“In this book, ten subjects are discussed—sarga (the primary evolution of primordial nature as a whole), visarga (the secondary evolution of life forms and living beings), sthāna (the sustenance of living beings), poṣaṇa (the grace displayed by Bhagavān in nurturing His devotees), ūti (the subconscious imprints and desires that promote engagement in goal-oriented action), manvantara (the religious path enacted by the Manus), īśānukathā (narrations of Īśvara and His devotees), nirodha (cosmic dissolution), mukti (liberation), and āśraya (the ultimate ground and refuge of all being).” (SB 2.10.1)
On this basis, Sūta rightly declares Śrīmad Bhāgavata to be the foremost among the Purāṇas:
“As the Gaṅgā is supreme among rivers, Acyuta among the devas, and Śiva among Vaiṣṇavas, so too this [Śrīmad Bhāgavata] is supreme among the Purāṇas.” (SB 12.13.16)
This conclusion is substantiated by the Padma Purāṇa:
“Among all the Purāṇas, Śrīmad Bhāgavata is supreme. In each of its words, Kṛṣṇa is sung about in various ways by the sages.” (Padma Purāṇa, Uttara-khaṇḍa 193.3)
The superiority of the Bhāgavata is further established on the basis of its incomparable speaker, Śrī Śukadeva. He was Brahman-realized from birth and thus priorly situated in the state of freedom from all attachment. He left home immediately after his birth, without even undergoing any Vedic rituals, and did not heed his father’s request to remain at home (SB 1.2.2). He was so absorbed in the immediate awareness of Brahman that he remained indifferent to his own personal care. He had transcended altogether the duality of male and female (SB 1.4.4-5).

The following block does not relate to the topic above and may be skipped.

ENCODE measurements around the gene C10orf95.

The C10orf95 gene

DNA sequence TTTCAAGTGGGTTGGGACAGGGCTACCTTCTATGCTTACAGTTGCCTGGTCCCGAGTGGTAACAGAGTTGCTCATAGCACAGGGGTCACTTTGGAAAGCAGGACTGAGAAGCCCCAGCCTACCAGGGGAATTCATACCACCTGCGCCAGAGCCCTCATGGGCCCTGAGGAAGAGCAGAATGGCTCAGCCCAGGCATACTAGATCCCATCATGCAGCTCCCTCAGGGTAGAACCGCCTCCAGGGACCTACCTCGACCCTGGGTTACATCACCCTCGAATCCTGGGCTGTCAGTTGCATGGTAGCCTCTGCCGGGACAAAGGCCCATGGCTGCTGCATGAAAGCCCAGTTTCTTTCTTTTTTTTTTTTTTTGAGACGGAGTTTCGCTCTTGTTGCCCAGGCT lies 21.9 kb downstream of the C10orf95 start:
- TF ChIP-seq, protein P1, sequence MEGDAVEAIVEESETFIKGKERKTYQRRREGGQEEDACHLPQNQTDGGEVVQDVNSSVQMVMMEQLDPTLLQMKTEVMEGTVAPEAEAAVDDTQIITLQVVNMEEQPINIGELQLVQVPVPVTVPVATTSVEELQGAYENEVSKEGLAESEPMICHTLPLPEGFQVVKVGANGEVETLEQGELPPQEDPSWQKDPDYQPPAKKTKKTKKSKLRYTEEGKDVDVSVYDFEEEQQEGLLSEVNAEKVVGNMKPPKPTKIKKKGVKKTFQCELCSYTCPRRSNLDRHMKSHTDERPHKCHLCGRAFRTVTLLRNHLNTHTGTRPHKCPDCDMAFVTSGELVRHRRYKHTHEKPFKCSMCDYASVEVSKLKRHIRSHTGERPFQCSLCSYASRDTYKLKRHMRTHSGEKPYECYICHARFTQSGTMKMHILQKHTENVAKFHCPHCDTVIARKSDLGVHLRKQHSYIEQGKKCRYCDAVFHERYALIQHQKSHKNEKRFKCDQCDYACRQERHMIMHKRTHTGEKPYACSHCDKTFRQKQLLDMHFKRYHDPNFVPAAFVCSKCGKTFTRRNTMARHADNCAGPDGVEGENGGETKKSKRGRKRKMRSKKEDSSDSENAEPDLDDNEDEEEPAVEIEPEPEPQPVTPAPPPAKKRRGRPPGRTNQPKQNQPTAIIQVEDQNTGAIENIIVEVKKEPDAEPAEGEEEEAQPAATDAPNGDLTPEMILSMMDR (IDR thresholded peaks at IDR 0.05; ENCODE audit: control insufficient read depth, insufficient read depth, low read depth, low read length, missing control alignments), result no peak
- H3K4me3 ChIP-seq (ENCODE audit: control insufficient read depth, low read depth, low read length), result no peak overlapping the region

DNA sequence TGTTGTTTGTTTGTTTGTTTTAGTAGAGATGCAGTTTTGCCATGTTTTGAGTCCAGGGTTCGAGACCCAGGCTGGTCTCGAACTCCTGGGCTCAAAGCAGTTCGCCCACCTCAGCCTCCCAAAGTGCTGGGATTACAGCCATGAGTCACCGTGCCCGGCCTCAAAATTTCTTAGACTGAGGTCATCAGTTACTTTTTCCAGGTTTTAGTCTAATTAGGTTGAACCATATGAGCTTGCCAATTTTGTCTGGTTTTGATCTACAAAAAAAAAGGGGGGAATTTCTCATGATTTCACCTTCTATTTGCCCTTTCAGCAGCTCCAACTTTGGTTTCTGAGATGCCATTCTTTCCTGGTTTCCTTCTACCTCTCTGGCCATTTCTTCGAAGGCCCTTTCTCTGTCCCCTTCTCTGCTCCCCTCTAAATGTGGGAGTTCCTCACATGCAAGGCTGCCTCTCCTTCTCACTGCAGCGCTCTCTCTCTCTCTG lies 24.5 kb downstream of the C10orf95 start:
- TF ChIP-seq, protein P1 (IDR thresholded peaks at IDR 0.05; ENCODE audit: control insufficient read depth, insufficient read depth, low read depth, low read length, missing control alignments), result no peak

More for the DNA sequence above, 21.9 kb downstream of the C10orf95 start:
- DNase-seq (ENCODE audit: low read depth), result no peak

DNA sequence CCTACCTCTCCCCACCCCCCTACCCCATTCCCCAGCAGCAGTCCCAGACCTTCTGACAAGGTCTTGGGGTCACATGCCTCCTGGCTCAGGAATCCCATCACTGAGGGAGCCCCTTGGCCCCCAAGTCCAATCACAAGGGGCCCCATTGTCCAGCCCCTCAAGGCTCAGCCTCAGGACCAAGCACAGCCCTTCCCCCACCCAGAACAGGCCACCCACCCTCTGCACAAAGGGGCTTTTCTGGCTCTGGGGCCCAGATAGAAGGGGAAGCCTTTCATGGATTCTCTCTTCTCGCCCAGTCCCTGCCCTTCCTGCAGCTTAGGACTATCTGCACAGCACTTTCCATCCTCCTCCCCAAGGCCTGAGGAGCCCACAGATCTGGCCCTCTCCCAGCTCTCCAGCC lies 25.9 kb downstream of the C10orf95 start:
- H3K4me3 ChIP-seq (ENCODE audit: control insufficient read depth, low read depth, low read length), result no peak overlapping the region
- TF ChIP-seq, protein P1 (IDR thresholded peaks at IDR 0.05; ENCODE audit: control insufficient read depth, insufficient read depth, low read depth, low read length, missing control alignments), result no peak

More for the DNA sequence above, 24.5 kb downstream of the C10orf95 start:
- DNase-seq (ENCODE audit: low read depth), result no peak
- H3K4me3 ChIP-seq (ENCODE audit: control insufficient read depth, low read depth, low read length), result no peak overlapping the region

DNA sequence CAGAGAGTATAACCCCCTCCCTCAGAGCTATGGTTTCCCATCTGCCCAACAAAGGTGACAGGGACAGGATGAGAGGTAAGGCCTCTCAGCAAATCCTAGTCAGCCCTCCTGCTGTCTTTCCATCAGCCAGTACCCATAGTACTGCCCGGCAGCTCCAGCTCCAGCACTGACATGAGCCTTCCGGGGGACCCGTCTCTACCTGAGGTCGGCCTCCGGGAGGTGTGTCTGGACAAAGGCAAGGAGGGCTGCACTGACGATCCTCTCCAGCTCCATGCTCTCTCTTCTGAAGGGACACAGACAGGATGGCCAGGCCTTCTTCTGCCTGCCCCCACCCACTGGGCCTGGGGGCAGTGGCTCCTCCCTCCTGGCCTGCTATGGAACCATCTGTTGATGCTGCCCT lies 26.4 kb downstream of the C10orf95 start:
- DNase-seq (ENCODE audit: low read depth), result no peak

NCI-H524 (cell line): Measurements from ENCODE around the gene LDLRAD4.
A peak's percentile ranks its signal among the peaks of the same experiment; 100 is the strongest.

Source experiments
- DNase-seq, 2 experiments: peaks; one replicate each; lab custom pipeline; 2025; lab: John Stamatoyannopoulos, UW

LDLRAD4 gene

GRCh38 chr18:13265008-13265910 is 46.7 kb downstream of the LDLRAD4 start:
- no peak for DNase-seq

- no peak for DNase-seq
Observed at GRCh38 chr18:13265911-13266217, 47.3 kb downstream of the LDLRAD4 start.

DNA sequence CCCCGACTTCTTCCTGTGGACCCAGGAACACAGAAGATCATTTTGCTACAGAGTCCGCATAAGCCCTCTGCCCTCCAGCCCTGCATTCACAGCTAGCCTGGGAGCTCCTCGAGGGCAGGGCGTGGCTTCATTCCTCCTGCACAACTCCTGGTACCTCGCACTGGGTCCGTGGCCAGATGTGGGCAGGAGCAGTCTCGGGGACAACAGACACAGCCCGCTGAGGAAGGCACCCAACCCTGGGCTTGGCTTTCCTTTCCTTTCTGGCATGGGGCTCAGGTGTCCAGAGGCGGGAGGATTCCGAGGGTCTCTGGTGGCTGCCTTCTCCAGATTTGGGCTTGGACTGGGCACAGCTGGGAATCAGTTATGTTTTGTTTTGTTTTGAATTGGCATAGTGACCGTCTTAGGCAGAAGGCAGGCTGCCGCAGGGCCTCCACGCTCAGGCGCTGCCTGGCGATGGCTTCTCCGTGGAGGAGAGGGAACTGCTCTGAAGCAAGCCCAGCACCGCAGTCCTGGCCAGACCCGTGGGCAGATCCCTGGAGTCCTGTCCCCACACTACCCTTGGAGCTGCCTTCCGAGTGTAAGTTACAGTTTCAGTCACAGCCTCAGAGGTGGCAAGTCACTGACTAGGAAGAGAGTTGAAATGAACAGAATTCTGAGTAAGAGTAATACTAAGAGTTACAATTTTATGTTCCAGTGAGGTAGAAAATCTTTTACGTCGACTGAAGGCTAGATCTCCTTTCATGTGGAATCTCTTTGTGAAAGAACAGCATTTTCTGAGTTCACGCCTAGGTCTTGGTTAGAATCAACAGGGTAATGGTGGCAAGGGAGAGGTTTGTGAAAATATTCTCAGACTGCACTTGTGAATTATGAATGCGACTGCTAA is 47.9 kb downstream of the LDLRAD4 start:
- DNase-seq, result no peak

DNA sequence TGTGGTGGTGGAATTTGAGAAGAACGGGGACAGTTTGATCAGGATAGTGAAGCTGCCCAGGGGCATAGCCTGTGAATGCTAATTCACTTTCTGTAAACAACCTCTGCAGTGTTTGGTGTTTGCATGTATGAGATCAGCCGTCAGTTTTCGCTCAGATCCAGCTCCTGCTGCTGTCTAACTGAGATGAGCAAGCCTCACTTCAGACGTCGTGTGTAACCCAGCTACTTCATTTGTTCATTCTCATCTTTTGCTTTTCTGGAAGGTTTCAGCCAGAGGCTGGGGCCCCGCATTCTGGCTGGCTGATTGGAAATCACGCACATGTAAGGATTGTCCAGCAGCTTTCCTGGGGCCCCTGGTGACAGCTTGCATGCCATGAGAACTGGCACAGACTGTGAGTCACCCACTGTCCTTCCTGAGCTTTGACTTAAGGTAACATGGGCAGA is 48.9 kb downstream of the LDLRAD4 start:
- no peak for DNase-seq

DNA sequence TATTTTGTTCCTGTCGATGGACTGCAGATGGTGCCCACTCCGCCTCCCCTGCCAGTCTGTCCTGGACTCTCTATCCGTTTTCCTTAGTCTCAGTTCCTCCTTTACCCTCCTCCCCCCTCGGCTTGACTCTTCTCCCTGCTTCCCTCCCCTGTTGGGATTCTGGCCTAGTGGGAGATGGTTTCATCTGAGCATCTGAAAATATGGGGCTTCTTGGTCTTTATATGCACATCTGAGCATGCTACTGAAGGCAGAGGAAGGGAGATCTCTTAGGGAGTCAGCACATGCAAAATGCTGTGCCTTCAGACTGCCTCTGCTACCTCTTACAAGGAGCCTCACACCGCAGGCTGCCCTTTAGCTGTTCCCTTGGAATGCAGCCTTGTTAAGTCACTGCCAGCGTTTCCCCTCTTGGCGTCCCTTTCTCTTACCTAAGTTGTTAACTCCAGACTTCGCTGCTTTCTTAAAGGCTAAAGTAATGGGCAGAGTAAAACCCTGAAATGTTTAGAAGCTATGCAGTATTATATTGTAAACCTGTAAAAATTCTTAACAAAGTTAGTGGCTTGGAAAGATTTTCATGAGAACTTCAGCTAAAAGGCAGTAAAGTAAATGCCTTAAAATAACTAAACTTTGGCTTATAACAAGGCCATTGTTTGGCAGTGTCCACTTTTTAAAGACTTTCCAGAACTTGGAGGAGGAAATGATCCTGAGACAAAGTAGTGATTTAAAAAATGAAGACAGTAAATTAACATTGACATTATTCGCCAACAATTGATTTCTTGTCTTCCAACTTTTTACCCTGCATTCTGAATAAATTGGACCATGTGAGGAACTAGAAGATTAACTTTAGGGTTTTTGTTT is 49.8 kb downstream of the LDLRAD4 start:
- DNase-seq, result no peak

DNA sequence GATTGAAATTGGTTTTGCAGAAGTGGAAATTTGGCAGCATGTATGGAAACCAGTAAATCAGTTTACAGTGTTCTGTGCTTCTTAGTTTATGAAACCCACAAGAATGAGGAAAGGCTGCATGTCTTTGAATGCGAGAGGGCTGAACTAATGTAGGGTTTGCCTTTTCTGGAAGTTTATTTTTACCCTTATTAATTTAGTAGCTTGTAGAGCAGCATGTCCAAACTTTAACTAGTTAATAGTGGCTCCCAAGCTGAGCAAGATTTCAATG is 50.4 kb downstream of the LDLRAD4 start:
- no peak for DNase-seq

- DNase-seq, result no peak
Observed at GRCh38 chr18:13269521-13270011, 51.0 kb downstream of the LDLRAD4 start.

The Bhāgavata’s eminence is also due to the illustrious status of its original audience headed by King Parīkṣit. When he was cursed to die in seven days, he renounced his kingdom and sat on the bank of Gaṅgā with a vow to fast until death. At that time, great sages from different regions of the universe assembled to bless the king. This event is described by Sūta:
“At that time, many sages endowed with extraordinary spiritual power, who purify the entire world, arrived there, accompanied by their disciples. Generally, on the plea of visiting the sacred places of pilgrimage, the sages sanctify those holy places merely by their presence. [The great sages who arrived there included] Atri, Vasiṣṭha, Cyavana, Śaradvān, Ariṣṭanemi, Bhṛgu, Aṅgirā, Parāśara, Viśvāmitra, Paraśurāma, Utathya, Indrapramada, Idhmabāhu, Medhātithi, Devala, Ārṣṭiṣeṇa, Bhāradvāja, Gautama, Pippalāda, Maitreya, Aurva, Kavaṣa, Kumbhayoni (Agastya), Dvaipāyana, and the illustrious Nārada. Many other sages also arrived there, including the foremost of the celestial sages, the brāhmaṇa sages, and the royal sages, as well as other sages who preside over particular branches of the Vedas, such as Aruṇa.” (SB 1.19.8-11)
This most august assembly of sages included three avatāras, namely, Paraśurāma, Vyāsa, and Nārada. When Śukadeva arrived in the assembly, everyone stood to honor him (SB 1.19.28). He was unanimously selected as the right person to answer the query of King Parīkṣit. When he accepted the seat of honor, his eminence was described as follows:
“While installed upon that seat of honor, surrounded by groups of brāhmaṇa sages, royal sages, and celestial sages, the illustrious Śukadeva, greatest even among the great, appeared extraordinarily resplendent, like the moon encircled by clusters of planets, constellations, and stars.” (SB 1.19.30)
Finally, the supremacy of the Bhāgavata is understood because of its supreme message:
In this Śrīmad Bhāgavata, the supreme dharma is disclosed, utterly devoid of all deception and compromise. (SB 1.2.2)
To be successful materially one needs to have faith in oneself. To be peaceful one must have faith in God. To be free of material conditioning one should have faith in shastra.